A U.S. judge sentenced a leading Kenyan drug trafficker, Baktash Akasha, to 25 years in prison on Friday after he pleaded guilty last year to conspiracy to import heroin and methamphetamine and other crimes. U.S. District Judge Victor Marrero in Manhattan sentenced Akasha, 42. Prosecutors described Akasha as the leader of a crime family called the Akasha organization, a major smuggling operation connecting the poppy fields of Afghanistan to European and U.S. cities. In his guilty plea, Akasha also admitted to bribing officials in Kenya. His brother, Ibrahim Akasha, has also pleaded guilty in the case and is scheduled to be sentenced by the same judge in November. Baktash Akasha took control of the organization after his father, Ibrahim Akasha, was killed in a shooting, according to authorities. Prosecutors had sought a life sentence for Baktash Akasha. His lawyer, George Goltzer, asked for a sentence close to the legal minimum of 10 years. Goltzer argued the lighter sentence was warranted because Akasha was caught in a sting operation and never actually brought any drugs into the United States. “They want a life sentence without an American victim, without drugs in the United States,” he said during the hearing. Just before he was sentenced, Akasha apologized to his friends and family as he asked the judge to show “mercy.” Goltzer said after the sentence that the judge had been “very thoughtful,” but declined to comment further. The case stemmed from a U.S. Drug Enforcement Administration probe into the Akasha organization, leading to the extradition of the brothers to the United States from Kenya in January 2017 along with Gulam Hussein, a Pakistani national charged with heading a drug transportation network, and Vijaygiri Goswami, an Indian businessman accused of managing the organization’s drug business. The four defendants were arrested in Mombasa, Kenya, in November 2014 in a U.S.-led sting operation, in which authorities said the Akasha organization provided 99 kilograms (218 lb) of heroin and two kilograms of methamphetamine to DEA informants posing as drug traffickers. A fifth defendant accused of working with the Akasha organization, Muhammad Asif Hafeez, was arrested in London in August 2017. The United States has requested his extradition. The Akasha family has been involved in the drug trade for years, according to U.S. diplomatic cables published by WikiLeaks. The Satao Project, a private company focused on fighting poaching, has said the Akasha network was also linked to around 30 tons of ivory seizures.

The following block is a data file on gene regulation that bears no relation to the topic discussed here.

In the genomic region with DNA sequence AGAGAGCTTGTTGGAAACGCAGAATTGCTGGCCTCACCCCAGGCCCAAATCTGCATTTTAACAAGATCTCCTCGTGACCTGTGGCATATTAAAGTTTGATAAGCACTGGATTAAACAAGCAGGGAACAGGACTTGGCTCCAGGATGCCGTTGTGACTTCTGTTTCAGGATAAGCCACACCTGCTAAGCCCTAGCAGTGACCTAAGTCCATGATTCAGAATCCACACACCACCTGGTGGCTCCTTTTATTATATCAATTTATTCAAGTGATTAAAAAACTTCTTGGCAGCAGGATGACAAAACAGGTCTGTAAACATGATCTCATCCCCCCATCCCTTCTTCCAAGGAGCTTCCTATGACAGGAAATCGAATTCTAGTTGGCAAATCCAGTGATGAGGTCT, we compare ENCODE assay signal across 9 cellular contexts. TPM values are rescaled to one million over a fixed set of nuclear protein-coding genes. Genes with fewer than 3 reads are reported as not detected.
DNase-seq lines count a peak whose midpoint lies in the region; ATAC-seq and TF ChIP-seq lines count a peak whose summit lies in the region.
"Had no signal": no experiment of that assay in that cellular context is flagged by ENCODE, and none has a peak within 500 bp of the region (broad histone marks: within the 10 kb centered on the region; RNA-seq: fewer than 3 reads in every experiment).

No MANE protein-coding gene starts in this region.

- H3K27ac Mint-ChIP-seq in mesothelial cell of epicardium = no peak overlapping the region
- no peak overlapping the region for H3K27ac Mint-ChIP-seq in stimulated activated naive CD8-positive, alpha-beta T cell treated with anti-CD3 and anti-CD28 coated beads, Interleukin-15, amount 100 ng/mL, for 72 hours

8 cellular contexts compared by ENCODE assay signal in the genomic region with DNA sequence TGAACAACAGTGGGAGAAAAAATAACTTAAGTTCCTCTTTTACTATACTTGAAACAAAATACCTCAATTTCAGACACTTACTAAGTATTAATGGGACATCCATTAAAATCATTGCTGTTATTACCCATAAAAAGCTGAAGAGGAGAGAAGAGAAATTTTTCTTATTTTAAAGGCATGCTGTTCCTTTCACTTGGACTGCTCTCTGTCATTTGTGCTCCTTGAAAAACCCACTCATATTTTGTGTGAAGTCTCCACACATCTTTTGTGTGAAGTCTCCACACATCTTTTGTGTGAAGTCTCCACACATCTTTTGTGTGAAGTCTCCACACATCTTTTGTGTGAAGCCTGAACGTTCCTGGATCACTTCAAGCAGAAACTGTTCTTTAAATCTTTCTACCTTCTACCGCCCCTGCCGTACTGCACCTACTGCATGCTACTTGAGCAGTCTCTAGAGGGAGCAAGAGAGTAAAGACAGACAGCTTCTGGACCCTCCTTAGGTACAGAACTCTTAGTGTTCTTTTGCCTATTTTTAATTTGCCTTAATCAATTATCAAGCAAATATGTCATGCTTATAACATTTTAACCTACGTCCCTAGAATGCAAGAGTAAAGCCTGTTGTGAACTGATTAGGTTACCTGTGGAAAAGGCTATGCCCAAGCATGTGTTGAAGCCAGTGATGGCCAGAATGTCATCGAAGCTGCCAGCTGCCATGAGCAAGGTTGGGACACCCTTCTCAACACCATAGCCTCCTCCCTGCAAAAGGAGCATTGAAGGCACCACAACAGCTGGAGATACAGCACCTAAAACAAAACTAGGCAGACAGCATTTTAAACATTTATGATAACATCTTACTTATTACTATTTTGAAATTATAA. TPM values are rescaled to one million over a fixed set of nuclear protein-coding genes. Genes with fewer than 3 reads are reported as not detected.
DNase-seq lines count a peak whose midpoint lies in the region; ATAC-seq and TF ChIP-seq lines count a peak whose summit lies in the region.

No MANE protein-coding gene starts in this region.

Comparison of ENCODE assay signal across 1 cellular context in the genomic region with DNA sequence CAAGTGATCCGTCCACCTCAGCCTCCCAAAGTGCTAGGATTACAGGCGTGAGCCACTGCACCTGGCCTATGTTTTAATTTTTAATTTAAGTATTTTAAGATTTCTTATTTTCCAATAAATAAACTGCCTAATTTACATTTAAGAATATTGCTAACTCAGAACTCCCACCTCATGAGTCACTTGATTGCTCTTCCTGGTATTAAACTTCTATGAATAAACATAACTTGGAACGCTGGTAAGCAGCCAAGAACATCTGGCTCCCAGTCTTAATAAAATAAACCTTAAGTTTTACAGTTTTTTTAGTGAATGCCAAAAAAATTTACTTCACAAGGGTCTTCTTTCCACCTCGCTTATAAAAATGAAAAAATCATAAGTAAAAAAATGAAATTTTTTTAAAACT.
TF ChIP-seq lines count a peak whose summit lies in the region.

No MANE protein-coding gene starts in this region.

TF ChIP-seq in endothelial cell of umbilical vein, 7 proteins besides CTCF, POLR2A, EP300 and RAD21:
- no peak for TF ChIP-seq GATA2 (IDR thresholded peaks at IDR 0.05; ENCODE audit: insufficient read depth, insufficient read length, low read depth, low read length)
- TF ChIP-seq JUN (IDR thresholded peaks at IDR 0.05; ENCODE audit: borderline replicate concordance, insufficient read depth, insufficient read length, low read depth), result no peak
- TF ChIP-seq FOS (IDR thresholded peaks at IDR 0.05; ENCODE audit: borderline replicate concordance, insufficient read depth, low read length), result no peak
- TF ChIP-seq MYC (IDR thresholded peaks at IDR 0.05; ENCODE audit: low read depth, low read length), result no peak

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Measles claims over 2500 lives in the DRC (Sun, 18 Aug 2019)
A measles epidemic has caused more than 2,700 deaths between January and early August in the DRC, killing more people in seven months than Ebola in one year, Médecins Sans Frontières (MSF) reported in a tweet read on Saturday. “The measles epidemic declared on June 10 is the deadliest that the Democratic Republic of Congo (DRC) has known since 2011-2012 Between January and early August 2019, it infected more than 145,000 people and resulted in 2,758 deaths” , according to the MSF-DRC tweet dated Friday. “Despite the magnitude of the measles epidemic in the DRC, there is an alarming lack of actors and funds.With $ 2.5 million mobilized out of the $ 8.9 million required for the response plan, the contrast with the urgency #Ebola, which attracts hundreds of millions of dollars, is striking, “adds the humanitarian medical organization. MSF says it is fighting the measles epidemic in 13 DRC provinces alongside local teams from the Congolese Ministry of Health. The measles epidemic is reported in 23 out of 26 provinces in the country, health authorities said in June. “Since the beginning of the year, MSF has vaccinated 474,863 children and supported 27,439 patients,” reads again. Measles affects mainly children from the age of 5-6 months and young adults. The Ebola virus disease has totaled 1,905 deaths since its declaration on August 1, 2018, according to the latest assessment of the Congolese health authorities on Wednesday. In mid-July, the World Health Organization (WHO) warned that the measles epidemic was killing nearly as much as the other two epidemics combined: Ebola and cholera. The measles epidemic has claimed 1,981 lives, against 1,676 for Ebola and 279 for cholera.